This PR disaster simply won’t go away.
A second high-ranking executive at Susan G. Komen for the Cure has resigned, and, perhaps more devastating, the organization’s fundraising is taking a hit. It’s all part of the ongoing fallout from Komen’s announcement to defund, then reinstate funding for, cancer screenings at Planned Parenthood—a PR disaster that’s now more than a month old.
Nonprofit marketing expert Nancy Schwartz, president of GettingAttention.org
, said it’s simply the latest failure on the part of the breast cancer awareness organization.
“The events around the defunding of Planned Parenthood are indicative of deep problems within the organization, cultural problems stemming from a disconnect between the organization's stated values (health and well-being for women) and their actions,” she told PR Daily
. “The strategic policy and communications debacles that followed the defunding express this more essential problem.”
On Tuesday, these deep problems materialized anew when Dara Richardson-Heron, chief executive of Komen's New York City affiliate, resigned from her post. Several weeks ago, Executive Vice President and Chief Marketing Officer Katrina McGhee said she would step down as of May 4.
Meanwhile, Komen’s New York affiliate postponed its annual awards gala, opting for a more low-key, invitation-only breakfast, according to The New Yorker
. A spokesman for the organization said it rescheduled the gala to a later date “because we were not certain about our ability to fundraise in the near term.”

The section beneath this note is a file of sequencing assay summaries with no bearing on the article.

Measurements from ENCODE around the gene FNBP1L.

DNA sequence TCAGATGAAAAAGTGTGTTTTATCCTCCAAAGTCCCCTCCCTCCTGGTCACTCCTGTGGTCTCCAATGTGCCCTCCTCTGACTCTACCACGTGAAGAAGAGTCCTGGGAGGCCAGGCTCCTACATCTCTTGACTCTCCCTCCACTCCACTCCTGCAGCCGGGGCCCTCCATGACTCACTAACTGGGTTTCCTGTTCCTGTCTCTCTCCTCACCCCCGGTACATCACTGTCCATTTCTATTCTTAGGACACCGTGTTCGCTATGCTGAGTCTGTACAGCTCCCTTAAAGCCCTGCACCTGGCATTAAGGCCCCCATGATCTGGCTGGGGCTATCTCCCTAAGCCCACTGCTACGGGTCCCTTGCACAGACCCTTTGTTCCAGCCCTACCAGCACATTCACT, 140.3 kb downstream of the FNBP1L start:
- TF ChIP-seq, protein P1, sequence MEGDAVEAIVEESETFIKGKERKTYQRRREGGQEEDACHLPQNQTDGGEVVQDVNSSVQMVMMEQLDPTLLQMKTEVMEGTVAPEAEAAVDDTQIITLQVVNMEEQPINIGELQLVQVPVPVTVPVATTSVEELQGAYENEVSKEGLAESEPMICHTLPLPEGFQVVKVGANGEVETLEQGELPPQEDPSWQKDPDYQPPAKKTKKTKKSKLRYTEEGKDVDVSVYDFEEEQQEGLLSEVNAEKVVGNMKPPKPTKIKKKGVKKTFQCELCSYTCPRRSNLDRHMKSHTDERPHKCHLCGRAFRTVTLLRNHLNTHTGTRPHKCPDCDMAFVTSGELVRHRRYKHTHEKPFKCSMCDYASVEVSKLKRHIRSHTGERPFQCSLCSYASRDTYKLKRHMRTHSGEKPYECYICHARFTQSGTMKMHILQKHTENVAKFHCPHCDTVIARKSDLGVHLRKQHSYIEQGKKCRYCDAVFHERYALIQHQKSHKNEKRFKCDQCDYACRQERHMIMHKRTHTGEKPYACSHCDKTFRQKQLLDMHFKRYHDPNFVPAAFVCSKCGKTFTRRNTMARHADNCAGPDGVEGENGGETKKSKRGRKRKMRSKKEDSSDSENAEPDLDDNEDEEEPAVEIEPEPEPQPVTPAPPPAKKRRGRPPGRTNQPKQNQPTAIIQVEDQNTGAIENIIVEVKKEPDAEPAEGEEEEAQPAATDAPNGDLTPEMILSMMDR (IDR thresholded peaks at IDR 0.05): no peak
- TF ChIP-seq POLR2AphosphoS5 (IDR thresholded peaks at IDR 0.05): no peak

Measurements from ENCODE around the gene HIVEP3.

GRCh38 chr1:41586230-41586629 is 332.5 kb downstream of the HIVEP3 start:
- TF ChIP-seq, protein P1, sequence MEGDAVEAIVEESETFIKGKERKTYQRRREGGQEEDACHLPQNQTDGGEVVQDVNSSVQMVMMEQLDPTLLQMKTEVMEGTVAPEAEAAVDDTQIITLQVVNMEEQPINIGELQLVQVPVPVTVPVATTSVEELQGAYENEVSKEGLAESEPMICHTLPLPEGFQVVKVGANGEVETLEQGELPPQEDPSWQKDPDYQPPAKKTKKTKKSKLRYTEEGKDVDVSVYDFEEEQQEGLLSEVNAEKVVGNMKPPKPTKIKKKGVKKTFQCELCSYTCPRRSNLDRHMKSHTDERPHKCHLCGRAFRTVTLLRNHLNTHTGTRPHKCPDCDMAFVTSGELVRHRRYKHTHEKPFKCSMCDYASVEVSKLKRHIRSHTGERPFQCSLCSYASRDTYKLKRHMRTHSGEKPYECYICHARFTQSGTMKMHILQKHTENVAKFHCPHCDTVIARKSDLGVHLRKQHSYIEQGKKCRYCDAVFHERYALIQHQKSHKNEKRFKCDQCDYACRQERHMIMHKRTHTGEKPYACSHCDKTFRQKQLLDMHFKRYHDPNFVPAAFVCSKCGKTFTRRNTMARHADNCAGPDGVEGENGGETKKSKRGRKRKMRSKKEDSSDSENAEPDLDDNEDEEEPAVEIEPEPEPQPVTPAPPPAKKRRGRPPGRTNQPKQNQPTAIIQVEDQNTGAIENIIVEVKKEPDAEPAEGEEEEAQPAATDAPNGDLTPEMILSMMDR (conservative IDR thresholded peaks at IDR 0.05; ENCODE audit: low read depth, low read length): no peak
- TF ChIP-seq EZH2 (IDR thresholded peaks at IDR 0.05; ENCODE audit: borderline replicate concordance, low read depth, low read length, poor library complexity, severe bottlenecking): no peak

Komen’s Baton Rouge, La., Greater Fort Worth, Texas, and Southern Arizona chapters are reporting decreased revenues, according to The Huffington Post
. Komen’s premiere event, the Race for the Cure, is also having fundraising problems.
On Jan. 31, Komen announced that it would no longer provide Planned Parenthood a $700,000 annual grant for cancer screenings. The organization cited a change in its grant-awarding policy, but many people suspected that Komen’s new vice president Karen Handel, a prominent foe of abortion rights, had initiated the decision.
The announcement incited a tidal wave of criticism
, which Planned Parenthood leveraged to raise more than $400,000 in 24 hours. Komen remained silent for those first 24 hours—a move roundly denounced by public relations professionals—and when it finally launched a PR counteroffensive, the message fell flat.
Schwartz said Komen officials’ missteps were “stunning and highly destructive to the organization.”
In a matter of days, Komen reversed its decision and apologized
. One week later, Handel resigned
, saying she was “deeply disappointed by the gross mischaracterizations of the strategy, its rationale, and my involvement in it.”
[Read: 3 nonprofit lessons from the Susan G. Komen debacle
Jackson Wightman of Proper Propaganda, a consultancy that specializes in cause marketing, said he’d advise the organization to repair the damage by holding press events showing the tangible results of the funds raised.
“When dealing with tough questions about the internal troubles, Komen should admit that they’ve made mistakes in recent months, and then gently steer the conversation back to its [positive] impact,” said Wightman, a PR Daily
Despite its negative press of late, Komen remains one of the leading nonprofits in the fight against breast cancer. Since its inception in 1982, the organization has invested more than $1.5 billion in breast cancer research, education, and community programs.
If Komen were to stage press events, Schwartz said, the organization should remember that actions speak louder than words. Unfortunately for Komen, its recent actions have betrayed the trust of many people, she added.
“This series of disconnects between what Komen says and what it does shows us that it can’t be trusted as such (or else it has huge organizational problems and has to totally reinvent itself),” Schwartz said. “Either way, it’ll be a long time before a lot of us will believe in Komen again.”